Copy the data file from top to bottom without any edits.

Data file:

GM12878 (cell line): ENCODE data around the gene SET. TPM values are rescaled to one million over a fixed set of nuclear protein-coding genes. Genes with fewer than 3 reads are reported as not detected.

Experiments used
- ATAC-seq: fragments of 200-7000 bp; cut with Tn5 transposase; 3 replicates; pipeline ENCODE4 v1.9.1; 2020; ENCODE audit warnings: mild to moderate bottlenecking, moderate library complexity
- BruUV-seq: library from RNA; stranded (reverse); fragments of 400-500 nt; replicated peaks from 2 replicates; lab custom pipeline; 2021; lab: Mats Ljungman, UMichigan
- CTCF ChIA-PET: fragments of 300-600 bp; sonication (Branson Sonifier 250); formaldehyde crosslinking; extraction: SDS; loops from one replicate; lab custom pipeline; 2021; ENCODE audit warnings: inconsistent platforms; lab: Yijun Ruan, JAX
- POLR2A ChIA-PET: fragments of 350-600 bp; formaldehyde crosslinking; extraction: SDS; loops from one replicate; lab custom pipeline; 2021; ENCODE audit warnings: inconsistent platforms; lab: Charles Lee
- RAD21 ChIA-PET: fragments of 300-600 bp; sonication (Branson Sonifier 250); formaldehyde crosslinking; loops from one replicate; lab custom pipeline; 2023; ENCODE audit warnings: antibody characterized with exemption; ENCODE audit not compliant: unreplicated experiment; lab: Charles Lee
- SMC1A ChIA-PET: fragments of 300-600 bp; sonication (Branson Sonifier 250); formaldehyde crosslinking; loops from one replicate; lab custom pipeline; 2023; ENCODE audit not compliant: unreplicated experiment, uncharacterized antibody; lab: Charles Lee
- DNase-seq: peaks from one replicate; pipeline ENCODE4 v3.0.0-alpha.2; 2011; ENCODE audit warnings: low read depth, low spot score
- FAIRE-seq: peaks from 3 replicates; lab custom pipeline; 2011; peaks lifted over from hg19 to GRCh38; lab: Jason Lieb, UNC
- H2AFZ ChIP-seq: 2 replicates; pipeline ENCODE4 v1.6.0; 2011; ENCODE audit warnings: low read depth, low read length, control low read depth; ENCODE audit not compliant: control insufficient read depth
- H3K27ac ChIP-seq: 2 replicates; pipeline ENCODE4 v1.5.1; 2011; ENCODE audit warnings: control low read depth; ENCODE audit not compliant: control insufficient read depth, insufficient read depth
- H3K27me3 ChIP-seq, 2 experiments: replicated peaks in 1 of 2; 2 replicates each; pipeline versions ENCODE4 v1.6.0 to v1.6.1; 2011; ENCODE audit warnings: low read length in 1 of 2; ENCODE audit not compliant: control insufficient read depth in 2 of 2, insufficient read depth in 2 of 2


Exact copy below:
GM12878 (cell line): ENCODE data around the gene SET. TPM values are rescaled to one million over a fixed set of nuclear protein-coding genes. Genes with fewer than 3 reads are reported as not detected.

Experiments used
- ATAC-seq: fragments of 200-7000 bp; cut with Tn5 transposase; 3 replicates; pipeline ENCODE4 v1.9.1; 2020; ENCODE audit warnings: mild to moderate bottlenecking, moderate library complexity
- BruUV-seq: library from RNA; stranded (reverse); fragments of 400-500 nt; replicated peaks from 2 replicates; lab custom pipeline; 2021; lab: Mats Ljungman, UMichigan
- CTCF ChIA-PET: fragments of 300-600 bp; sonication (Branson Sonifier 250); formaldehyde crosslinking; extraction: SDS; loops from one replicate; lab custom pipeline; 2021; ENCODE audit warnings: inconsistent platforms; lab: Yijun Ruan, JAX
- POLR2A ChIA-PET: fragments of 350-600 bp; formaldehyde crosslinking; extraction: SDS; loops from one replicate; lab custom pipeline; 2021; ENCODE audit warnings: inconsistent platforms; lab: Charles Lee
- RAD21 ChIA-PET: fragments of 300-600 bp; sonication (Branson Sonifier 250); formaldehyde crosslinking; loops from one replicate; lab custom pipeline; 2023; ENCODE audit warnings: antibody characterized with exemption; ENCODE audit not compliant: unreplicated experiment; lab: Charles Lee
- SMC1A ChIA-PET: fragments of 300-600 bp; sonication (Branson Sonifier 250); formaldehyde crosslinking; loops from one replicate; lab custom pipeline; 2023; ENCODE audit not compliant: unreplicated experiment, uncharacterized antibody; lab: Charles Lee
- DNase-seq: peaks from one replicate; pipeline ENCODE4 v3.0.0-alpha.2; 2011; ENCODE audit warnings: low read depth, low spot score
- FAIRE-seq: peaks from 3 replicates; lab custom pipeline; 2011; peaks lifted over from hg19 to GRCh38; lab: Jason Lieb, UNC
- H2AFZ ChIP-seq: 2 replicates; pipeline ENCODE4 v1.6.0; 2011; ENCODE audit warnings: low read depth, low read length, control low read depth; ENCODE audit not compliant: control insufficient read depth
- H3K27ac ChIP-seq: 2 replicates; pipeline ENCODE4 v1.5.1; 2011; ENCODE audit warnings: control low read depth; ENCODE audit not compliant: control insufficient read depth, insufficient read depth
- H3K27me3 ChIP-seq, 2 experiments: replicated peaks in 1 of 2; 2 replicates each; pipeline versions ENCODE4 v1.6.0 to v1.6.1; 2011; ENCODE audit warnings: low read length in 1 of 2; ENCODE audit not compliant: control insufficient read depth in 2 of 2, insufficient read depth in 2 of 2